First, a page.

Isabel Garcia wasn't due until Valentine's Day.
Her mother, Silvia Garcia, had only gone to a couple of doctor's appointments before she faced a mother-to-be's worst nightmare -- she went into labor after only 25 weeks of pregnancy.
Isabel was born at Mercy Medical Center Merced. She weighed only 1 pound, 10 ounces. She was extremely premature and very sick. Because she was so tiny and so early, she was transferred to Children's Hospital Central California in Madera, where a Level 3 neonatal intensive care unit, or NICU, set up to take care of the sickest and tiniest of infants, could give the little girl a chance at life.
"They let me see her for about 15 minutes," Silvia Garcia said. "I put my finger in with her, and she grabbed my finger. Then they took her away."
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That 15 minutes seemed like only seconds to Garcia, but she knew that Isabel's best chance was in Madera, where she would get the best care possible.
After eight weeks in Madera, undergoing heart surgery and seven weeks on a ventilator, Isabel is back in Merced. She's not home yet, and isn't expected to be home with her mom and her 10-year-old brother until closer to her original due date in February.
Isabel is at the Level 2 NICU run by Children's at Mercy. The highest acuity unit in Madera, Level 3, takes care of the sickest babies. The Merced unit, which can take care of six babies at a time, is one of three satellite NICUs in the Central Valley run by Children's. The other two are in Hanford and at St. Agnes Hospital in Fresno.
Andree Soares, a registered nurse and the supervisor of all three satellite sites, said the little room packed with lifesaving equipment has been at Mercy for 12½ years.
"Most of the babies that come in here are typically premature, or have respiratory problems," Soares said. Other reasons that babies may spend time in the NICU at Mercy are that they have been exposed to drugs during pregnancy or were born with an infection.
Soares said that many of the babies who spend time in Mercy's NICU first go to Madera. This can be hard on parents, who may have other family members to take care of in Merced.
Silvia Garcia was one of those parents. "I had my son to take care of," she recalled. "If Isabel hadn't come back here I couldn't have gone back to work."
Once a baby is big enough or strong enough to go to a less acute unit, Mercy's NICU nurses are ready to take care of the infants. There are at least two registered nurses in the unit at a time, along with a respiratory therapist.
Many times the nurses in the NICU are alerted to a baby being born needing help, so they are in the delivery room.
If a baby is very sick or very premature, a transport team comes from Madera to take the infant to their NICU.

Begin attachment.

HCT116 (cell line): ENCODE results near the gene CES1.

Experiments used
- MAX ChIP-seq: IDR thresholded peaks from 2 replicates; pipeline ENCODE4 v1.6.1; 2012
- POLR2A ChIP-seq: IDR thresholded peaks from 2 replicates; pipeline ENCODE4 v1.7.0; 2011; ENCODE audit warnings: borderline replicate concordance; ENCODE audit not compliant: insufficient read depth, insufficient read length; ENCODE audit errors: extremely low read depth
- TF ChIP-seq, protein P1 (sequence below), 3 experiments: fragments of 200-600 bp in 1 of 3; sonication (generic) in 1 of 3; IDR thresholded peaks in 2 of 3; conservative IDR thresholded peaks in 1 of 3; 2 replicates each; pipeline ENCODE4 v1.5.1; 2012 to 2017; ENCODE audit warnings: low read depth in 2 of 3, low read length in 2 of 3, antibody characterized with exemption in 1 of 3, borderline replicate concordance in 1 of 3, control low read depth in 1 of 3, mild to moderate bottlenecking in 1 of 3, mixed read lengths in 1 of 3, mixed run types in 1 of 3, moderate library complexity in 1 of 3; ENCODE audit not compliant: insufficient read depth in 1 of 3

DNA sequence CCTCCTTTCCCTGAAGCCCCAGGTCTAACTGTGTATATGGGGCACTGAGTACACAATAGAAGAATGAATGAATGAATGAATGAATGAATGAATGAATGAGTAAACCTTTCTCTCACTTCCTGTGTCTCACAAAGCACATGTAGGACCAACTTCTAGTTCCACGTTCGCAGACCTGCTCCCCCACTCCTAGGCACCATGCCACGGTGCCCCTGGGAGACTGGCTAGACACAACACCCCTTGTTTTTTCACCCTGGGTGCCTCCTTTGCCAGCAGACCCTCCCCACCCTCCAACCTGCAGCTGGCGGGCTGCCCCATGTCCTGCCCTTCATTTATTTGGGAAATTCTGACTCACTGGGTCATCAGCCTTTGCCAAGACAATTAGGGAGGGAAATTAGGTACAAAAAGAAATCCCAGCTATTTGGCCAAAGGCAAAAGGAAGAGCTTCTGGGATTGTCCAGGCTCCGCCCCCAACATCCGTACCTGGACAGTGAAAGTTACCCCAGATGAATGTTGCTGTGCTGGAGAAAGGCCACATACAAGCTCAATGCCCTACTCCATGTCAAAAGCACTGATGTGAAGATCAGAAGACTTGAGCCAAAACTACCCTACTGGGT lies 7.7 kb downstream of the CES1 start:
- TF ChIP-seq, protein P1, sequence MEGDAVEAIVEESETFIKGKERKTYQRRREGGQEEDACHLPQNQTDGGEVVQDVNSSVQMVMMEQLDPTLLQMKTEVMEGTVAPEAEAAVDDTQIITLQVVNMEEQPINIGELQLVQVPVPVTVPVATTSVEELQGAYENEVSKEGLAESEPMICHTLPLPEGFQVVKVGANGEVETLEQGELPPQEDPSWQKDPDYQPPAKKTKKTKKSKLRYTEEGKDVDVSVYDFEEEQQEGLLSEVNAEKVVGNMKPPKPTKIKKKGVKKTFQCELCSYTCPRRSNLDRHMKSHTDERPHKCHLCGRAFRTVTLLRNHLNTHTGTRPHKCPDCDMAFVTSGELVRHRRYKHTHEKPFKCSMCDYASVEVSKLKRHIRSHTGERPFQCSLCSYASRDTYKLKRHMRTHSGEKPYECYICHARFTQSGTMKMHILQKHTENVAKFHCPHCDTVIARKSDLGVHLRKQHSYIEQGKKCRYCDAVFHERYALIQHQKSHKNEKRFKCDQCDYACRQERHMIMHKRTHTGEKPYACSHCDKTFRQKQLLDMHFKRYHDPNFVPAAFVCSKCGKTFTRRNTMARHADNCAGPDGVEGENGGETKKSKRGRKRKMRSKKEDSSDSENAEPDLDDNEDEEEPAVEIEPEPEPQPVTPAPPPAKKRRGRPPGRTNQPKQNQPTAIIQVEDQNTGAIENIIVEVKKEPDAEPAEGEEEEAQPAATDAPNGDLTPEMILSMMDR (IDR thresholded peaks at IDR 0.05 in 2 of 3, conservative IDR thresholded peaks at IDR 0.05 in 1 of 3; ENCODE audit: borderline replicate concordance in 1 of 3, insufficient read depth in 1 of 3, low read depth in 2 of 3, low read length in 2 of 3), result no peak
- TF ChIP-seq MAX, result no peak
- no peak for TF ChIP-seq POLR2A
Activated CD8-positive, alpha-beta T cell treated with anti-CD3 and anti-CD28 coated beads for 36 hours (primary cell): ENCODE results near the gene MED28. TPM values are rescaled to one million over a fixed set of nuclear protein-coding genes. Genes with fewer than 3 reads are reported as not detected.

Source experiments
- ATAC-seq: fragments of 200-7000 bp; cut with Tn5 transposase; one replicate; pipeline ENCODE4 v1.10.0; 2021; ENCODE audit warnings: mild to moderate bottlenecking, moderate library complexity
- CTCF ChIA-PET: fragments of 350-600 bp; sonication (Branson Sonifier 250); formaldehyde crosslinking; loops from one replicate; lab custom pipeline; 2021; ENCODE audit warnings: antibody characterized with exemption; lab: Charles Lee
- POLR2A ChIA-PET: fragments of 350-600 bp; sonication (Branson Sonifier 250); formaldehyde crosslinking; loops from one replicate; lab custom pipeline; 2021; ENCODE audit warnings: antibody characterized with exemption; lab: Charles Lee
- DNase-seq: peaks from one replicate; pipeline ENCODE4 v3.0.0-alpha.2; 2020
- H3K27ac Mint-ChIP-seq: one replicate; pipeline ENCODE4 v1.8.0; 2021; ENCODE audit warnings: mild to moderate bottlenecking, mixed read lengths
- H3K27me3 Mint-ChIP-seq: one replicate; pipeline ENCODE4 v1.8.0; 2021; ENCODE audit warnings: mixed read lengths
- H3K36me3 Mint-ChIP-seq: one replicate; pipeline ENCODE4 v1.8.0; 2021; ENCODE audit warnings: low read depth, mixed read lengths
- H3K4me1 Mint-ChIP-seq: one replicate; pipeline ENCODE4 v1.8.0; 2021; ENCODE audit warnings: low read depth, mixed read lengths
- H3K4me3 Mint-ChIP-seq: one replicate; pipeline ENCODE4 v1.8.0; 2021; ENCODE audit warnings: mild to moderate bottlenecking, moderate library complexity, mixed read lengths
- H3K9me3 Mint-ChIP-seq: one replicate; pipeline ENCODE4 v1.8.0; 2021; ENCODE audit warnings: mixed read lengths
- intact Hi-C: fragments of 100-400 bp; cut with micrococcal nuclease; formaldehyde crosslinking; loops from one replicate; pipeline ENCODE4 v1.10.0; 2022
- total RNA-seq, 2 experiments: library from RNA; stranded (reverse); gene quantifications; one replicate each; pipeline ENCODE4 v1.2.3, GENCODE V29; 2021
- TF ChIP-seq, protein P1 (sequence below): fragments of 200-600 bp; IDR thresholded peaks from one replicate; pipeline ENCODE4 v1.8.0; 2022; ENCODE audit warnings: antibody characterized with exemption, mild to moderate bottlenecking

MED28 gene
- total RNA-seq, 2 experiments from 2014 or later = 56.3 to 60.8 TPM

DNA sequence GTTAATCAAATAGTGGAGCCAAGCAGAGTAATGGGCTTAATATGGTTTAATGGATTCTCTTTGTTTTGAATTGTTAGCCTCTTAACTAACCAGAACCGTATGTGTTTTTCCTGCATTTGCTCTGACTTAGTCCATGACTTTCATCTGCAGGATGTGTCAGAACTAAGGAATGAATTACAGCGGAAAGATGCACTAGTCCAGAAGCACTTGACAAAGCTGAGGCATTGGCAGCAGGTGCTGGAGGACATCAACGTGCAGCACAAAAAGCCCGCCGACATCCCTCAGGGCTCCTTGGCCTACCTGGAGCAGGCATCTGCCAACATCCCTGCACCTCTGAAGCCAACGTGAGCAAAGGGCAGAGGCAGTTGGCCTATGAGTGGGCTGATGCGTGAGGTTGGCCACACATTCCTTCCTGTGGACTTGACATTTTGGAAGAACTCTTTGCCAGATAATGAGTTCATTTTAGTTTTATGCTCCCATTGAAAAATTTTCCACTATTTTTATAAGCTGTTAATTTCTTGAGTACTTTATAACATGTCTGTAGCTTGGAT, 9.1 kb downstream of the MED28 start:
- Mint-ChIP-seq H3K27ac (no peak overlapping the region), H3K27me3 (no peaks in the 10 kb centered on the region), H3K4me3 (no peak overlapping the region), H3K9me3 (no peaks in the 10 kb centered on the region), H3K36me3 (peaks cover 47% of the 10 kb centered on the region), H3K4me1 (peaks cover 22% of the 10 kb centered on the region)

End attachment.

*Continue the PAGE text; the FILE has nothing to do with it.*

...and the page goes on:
Garcia said the team, along with all the doctors and nurses both in Madera and in Merced, were wonderful to her and her baby.
"They have the best nurses and the best doctors," Garcia said. "They take their time to explain things and answer any questions or concerns I have."
Madera's children's hospital serves an area encompassing 45,000 square miles, according to Stacie Venkatesan, a clinical nurse specialist at Madera's NICU.
"We receive all the high acuity babies from about 50 hospitals in the area," Venkatesan said.
Getting the babies back to their families is important to the nurses and staff at the NICUs. "It can be such a hardship for families," Venkatesan said. "We get the babies back closer to their mommies and daddies as soon as we can."
That does more than remove a hardship from families. Helping moms and dads learn how to take care of their infant can help the baby get home faster, Soares said.
"We teach parents about feeding and any problems the babies might have," she said.
Lupe Saucedo, a registered nurse at Mercy's NICU, is taking care of Isabel these days. The baby came back to Merced at the end of December, and she is now doing well.
"Her weight is up to 4 pounds, 4 ounces, and now she's learning how to eat," Saucedo said. Because the infant was so premature, she was on intravenous feedings for a while, and now is fed through a tube into her stomach. Saucedo is helping Isabel learn to eat from a bottle, so she can go home soon.
Garcia visits her daughter every day, and she's fairly sure that Isabel knows who her mom is.
"When I talk to her, she opens her eyes," Garcia said.
Like Isabel, most of the babies who come through Mercy's NICU end up going home with their families.
"A lot of moms and dads go through some high stress times in the beginning with these babies," Soares said. "But most turn out to have happy endings."
Reporter Carol Reiter can be reached at (209) 385-2486 or firstname.lastname@example.org